Rise In Police Officer Deaths Blamed On Budget Cuts


U.S. police deaths rise again in 2011 – report

Reuters / 11:16 a.m. CST, December 28, 2011
Dec 28 (Reuters) – The number of U.S. police officers who
died in the line of duty rose 13 percent this year, another
annual increase that a professional group blamed on budget cuts.

Preliminary figures from the National Law Enforcement
Officers Memorial Fund showed 173 officers at the federal, state
and local levels were killed in 2011, up from 153 last year and
122 in 2009.

Gunfire was the number one cause at 68 deaths, a near-record
high. Traffic-related accidents killed 64 officers. Other causes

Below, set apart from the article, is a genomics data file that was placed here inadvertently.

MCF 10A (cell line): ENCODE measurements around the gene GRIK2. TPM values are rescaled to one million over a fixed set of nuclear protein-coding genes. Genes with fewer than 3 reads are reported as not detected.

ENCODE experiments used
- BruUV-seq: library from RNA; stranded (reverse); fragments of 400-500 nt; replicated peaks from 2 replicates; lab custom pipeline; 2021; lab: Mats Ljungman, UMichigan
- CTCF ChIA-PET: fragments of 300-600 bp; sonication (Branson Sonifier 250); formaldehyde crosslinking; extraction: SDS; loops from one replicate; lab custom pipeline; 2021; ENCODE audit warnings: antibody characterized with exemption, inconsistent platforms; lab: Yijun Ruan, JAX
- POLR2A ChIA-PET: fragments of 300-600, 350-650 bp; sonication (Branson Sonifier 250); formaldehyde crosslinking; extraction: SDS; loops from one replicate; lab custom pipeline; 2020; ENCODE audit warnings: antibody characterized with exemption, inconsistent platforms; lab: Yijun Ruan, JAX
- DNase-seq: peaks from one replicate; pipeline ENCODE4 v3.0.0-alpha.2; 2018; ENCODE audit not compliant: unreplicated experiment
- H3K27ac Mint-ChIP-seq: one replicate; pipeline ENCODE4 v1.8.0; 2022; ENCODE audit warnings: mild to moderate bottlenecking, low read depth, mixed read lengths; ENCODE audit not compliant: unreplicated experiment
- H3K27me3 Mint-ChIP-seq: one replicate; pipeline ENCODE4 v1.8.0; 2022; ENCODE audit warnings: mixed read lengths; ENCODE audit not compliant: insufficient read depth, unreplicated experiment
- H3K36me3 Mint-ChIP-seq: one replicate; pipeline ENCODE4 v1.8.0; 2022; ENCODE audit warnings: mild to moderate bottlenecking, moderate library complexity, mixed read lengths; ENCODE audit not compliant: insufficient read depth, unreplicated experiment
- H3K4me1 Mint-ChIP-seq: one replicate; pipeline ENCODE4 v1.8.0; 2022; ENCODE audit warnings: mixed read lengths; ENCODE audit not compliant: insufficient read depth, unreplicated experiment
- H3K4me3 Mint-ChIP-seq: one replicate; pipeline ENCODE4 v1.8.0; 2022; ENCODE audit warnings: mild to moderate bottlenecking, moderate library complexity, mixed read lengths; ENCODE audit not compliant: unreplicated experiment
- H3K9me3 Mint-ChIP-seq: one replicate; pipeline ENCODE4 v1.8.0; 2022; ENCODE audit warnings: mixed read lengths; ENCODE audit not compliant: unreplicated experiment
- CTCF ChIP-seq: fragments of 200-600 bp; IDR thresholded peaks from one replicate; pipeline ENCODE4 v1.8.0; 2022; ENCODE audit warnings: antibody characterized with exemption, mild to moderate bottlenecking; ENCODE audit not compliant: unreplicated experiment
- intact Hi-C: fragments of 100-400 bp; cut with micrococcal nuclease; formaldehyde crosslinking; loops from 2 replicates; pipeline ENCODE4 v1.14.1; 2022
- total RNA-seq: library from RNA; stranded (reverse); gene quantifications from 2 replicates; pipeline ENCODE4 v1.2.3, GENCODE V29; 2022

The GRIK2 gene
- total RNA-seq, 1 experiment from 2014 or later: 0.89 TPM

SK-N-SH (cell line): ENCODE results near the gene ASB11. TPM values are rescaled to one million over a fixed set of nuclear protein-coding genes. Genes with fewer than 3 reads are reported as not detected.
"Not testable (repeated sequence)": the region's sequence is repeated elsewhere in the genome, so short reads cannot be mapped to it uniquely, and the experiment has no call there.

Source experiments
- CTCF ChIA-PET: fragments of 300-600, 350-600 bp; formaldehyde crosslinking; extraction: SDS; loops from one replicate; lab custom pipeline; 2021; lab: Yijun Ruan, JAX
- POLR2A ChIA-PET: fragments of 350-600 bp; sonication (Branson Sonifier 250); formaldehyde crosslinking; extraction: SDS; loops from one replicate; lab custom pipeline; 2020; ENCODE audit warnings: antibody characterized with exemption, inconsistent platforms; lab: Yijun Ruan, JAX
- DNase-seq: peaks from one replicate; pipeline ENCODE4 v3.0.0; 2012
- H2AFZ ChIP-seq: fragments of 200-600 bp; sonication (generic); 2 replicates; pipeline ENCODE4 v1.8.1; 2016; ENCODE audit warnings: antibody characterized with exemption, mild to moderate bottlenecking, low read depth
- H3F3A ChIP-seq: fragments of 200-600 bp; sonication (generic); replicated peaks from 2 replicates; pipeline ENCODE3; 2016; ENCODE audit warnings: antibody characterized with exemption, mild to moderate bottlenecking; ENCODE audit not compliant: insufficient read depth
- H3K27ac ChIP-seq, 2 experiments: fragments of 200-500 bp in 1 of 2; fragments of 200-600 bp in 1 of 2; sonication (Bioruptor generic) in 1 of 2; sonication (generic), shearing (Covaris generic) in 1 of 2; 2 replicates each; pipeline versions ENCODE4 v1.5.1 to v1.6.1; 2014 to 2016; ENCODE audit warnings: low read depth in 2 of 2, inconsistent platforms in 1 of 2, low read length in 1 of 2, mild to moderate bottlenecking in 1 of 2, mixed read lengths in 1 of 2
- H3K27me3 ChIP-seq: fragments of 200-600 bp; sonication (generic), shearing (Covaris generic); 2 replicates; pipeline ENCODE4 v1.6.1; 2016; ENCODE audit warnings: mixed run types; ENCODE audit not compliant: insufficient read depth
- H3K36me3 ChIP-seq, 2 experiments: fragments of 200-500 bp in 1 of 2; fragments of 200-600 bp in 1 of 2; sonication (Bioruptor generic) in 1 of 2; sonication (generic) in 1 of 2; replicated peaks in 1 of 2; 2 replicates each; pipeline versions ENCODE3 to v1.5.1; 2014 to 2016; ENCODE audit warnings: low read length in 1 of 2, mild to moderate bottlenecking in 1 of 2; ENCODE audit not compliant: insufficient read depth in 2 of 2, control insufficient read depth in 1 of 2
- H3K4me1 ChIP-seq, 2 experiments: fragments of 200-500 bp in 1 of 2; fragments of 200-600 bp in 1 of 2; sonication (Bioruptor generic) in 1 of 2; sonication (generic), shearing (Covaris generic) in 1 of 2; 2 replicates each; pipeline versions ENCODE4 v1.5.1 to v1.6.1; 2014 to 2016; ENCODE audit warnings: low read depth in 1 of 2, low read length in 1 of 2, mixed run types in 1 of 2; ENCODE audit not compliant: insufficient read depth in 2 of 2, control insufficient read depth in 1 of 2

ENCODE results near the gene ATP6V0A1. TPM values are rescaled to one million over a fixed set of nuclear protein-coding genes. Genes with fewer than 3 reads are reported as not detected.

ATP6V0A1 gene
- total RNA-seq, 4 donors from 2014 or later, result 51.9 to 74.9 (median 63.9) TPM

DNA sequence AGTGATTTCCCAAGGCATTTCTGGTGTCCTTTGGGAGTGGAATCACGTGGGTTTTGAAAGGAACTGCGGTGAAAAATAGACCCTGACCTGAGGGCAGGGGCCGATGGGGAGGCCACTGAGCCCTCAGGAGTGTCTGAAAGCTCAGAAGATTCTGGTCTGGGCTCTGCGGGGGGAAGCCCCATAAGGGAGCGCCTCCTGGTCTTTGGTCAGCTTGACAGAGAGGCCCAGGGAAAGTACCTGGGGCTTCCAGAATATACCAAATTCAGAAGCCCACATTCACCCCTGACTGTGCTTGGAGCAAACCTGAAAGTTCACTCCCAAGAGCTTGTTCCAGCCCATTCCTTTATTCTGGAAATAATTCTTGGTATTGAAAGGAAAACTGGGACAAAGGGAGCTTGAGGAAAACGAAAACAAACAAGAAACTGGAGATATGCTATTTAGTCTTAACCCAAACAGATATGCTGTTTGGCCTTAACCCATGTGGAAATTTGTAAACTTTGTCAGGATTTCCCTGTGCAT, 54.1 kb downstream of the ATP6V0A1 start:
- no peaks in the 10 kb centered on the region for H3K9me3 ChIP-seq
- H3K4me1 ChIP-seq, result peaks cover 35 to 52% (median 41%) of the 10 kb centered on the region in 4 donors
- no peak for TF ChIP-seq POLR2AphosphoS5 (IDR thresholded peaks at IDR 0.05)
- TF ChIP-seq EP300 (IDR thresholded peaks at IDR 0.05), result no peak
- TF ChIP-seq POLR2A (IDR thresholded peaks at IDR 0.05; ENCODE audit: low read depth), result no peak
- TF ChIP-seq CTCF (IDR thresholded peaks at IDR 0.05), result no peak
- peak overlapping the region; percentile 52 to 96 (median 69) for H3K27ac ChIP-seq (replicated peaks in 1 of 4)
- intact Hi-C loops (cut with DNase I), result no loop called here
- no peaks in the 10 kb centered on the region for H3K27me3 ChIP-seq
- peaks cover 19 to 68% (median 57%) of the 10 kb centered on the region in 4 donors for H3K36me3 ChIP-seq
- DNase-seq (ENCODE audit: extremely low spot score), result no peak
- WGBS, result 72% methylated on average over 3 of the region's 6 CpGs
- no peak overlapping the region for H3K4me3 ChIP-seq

included job-related illness, falls, drownings and stabbings.

Fourteen officers were killed in Florida, more than any
other state, followed by Texas, New York, California and
Georgia.

“Drastic budget cuts affecting law enforcement agencies
across the country have put our officers at grave risk,” said
National Law Enforcement Officers Memorial Fund chairman Craig
Floyd.

“At a time when officers are facing a more cold-blooded
criminal element and fighting a war on terror, we are cutting
vital resources necessary to ensure their safety and the safety
of the innocent citizens they protect.”

By the end of this year, nearly 12,000 police officers and
sheriff’s deputies will have been laid off, according to a U.S.
Department of Justice report in October. Nearly 30,000 law
enforcement jobs are unfilled.
(Reporting by Karin Matz; Editing by Jerry Norton and John
O’Callaghan)

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